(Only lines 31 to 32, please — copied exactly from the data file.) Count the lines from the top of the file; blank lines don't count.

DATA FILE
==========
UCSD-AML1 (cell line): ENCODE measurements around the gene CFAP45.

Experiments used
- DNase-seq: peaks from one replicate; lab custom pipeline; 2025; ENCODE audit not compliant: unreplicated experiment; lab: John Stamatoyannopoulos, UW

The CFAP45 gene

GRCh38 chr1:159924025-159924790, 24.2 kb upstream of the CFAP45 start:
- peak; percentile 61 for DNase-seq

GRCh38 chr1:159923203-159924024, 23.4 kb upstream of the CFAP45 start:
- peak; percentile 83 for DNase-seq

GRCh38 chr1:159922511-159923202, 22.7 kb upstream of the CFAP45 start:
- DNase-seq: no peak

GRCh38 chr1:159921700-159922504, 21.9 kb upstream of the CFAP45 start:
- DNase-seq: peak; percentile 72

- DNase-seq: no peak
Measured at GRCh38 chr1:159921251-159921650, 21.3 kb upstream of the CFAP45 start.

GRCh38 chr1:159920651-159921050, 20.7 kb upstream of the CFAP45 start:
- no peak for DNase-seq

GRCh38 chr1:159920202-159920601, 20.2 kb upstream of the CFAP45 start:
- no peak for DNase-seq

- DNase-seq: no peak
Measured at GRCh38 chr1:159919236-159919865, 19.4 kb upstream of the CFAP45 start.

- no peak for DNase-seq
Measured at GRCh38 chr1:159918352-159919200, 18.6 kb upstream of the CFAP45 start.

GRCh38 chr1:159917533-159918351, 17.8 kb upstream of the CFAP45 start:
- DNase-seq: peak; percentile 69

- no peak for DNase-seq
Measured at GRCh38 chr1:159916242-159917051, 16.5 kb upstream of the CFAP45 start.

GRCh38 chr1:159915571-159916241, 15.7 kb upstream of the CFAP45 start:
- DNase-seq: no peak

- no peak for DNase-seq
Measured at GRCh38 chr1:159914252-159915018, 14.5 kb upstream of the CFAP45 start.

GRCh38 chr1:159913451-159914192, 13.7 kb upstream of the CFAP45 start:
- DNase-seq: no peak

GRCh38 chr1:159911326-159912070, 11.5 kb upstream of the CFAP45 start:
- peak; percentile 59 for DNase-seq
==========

GRCh38 chr1:159913451-159914192, 13.7 kb upstream of the CFAP45 start:
- DNase-seq: no peak